This new Swiss breed of dog is quickly finding its way into the hearts of dog lovers everywhere. Find out more about this snowy pup here!
The Berger Blanc Suisse, also known as the Swiss Shepherd or Snowy Shepherd, originates from Switzerland and descends from the German Shepherd. It’s a medium-sized dog that weighs about 55 to 77 lbs fully grown. Its calm and good-natured personality that makes it patient, intelligent, and obedient.
As you read further, you’ll get to see all the important facts and information about the Berger Blanc Suisse. It’ll start with the history of this breed and how it was developed. You’ll also learn about what the Berger Blanc Suisse looks like and its personality. Next, you’ll read about how to the needs of a Berger Blanc Suisse such as grooming, feeding, dental care, and exercise. Finally, you’ll discover the different health issues that your Berger Blanc Suisse might face.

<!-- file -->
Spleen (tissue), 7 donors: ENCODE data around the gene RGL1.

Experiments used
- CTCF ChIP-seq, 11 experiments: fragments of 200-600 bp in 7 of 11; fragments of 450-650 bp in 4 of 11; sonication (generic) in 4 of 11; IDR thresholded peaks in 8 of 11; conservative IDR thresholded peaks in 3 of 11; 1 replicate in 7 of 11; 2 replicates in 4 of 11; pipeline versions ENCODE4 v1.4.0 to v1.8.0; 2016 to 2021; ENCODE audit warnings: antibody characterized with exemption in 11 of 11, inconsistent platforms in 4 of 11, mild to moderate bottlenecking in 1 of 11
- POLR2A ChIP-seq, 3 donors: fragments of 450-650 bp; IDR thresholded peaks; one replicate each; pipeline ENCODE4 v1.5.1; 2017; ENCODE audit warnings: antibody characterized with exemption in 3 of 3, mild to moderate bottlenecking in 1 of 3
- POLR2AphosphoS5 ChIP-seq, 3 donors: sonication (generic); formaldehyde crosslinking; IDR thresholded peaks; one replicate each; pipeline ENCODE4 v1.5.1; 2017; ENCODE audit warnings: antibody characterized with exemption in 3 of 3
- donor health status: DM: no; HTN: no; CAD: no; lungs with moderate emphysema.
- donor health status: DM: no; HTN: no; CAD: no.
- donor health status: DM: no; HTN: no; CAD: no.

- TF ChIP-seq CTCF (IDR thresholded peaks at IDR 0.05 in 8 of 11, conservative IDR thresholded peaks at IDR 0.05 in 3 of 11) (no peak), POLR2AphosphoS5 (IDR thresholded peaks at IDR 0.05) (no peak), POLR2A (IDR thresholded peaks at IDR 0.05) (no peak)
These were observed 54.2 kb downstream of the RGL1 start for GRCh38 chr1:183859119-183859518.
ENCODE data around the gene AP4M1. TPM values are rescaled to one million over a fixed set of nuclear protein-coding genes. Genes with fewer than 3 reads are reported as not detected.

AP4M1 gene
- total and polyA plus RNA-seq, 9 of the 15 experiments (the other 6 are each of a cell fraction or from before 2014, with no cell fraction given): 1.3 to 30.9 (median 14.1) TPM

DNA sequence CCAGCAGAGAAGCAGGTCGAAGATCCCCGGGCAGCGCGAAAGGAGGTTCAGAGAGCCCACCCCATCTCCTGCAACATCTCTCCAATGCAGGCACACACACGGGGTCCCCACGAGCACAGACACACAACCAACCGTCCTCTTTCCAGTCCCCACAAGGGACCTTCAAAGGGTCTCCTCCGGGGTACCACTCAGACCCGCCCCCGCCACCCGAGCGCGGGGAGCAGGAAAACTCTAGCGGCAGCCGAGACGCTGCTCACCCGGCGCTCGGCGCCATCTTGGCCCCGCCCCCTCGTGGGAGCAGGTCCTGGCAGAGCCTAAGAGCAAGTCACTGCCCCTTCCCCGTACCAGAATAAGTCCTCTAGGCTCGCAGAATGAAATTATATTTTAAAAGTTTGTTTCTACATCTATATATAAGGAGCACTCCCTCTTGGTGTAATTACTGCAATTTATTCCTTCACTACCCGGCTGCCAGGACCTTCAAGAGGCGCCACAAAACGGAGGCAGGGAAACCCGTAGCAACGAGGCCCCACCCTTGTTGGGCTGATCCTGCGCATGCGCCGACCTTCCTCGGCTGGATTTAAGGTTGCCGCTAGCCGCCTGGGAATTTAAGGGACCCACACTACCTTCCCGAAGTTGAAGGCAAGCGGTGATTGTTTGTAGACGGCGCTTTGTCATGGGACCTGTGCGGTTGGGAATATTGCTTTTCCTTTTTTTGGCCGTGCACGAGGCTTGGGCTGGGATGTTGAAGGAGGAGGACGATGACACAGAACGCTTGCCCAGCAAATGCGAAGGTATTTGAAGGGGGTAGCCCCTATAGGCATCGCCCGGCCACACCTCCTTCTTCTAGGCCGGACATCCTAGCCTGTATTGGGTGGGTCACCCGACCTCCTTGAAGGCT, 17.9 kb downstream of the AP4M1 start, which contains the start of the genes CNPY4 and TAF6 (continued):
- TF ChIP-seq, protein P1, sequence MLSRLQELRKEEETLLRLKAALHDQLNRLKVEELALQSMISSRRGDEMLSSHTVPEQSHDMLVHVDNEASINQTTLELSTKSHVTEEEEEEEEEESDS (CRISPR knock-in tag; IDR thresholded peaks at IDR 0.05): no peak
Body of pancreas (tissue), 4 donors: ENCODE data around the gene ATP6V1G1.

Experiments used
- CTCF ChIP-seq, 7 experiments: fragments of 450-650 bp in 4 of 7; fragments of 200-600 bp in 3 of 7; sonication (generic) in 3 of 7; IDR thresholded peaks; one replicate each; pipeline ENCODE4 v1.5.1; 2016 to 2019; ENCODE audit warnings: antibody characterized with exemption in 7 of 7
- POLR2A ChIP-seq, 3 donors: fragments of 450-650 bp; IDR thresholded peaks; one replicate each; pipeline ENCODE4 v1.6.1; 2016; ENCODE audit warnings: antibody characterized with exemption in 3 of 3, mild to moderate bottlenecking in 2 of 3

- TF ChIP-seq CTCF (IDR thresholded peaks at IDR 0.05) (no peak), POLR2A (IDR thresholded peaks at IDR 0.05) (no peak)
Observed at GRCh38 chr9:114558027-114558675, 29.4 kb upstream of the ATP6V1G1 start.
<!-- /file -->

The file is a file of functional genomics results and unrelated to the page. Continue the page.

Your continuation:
The History of the Berger Blanc Suisse
The Berger Blanc Suisse was developed in 2011 by breeding German Shepherds that had the recessive gene that gives the dog a white coat. It is similar to the White Shepherd which is a breed that is recognized by the United Kennel Club of England (UKC) but not the American Kennel Club (AKC).
Compared to the White Shepherd, the Berger Blanc Suisse has a back that is more level and a gentler temperament. This is because this breed was developed before the sloped back feature became desired by pet owners. To this day, the Berger Blanc Suisse hasn’t been recognized as a breed by the AKC but it is recognized by Fédération Cynologique Internationale, an international federation of kennel clubs based in Belgium.
What a Berger Blanc Suisse Looks Like